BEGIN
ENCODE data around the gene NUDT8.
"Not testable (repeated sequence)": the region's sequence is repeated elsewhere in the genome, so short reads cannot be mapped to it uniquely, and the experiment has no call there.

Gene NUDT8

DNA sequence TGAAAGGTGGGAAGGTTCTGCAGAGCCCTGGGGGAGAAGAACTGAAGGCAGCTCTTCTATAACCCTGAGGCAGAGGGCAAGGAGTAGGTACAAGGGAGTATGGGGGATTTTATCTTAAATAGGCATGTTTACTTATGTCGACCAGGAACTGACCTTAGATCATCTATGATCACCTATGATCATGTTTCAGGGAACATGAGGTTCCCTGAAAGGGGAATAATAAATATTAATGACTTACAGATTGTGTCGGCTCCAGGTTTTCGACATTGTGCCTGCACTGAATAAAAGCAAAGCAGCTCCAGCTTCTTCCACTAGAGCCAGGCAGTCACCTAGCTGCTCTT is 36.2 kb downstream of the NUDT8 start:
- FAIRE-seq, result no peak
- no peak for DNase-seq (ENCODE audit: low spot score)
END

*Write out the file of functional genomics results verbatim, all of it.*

ENCODE data around the gene NUDT8.
"Not testable (repeated sequence)": the region's sequence is repeated elsewhere in the genome, so short reads cannot be mapped to it uniquely, and the experiment has no call there.

Gene NUDT8

DNA sequence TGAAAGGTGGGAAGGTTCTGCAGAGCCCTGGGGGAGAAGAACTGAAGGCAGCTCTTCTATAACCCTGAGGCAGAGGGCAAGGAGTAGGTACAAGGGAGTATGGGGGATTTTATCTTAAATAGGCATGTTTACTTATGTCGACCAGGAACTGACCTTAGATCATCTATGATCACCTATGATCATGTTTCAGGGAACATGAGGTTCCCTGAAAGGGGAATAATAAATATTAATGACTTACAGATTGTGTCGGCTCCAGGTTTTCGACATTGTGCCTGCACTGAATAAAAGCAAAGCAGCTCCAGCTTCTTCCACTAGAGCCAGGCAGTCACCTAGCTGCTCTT is 36.2 kb downstream of the NUDT8 start:
- FAIRE-seq, result no peak
- no peak for DNase-seq (ENCODE audit: low spot score)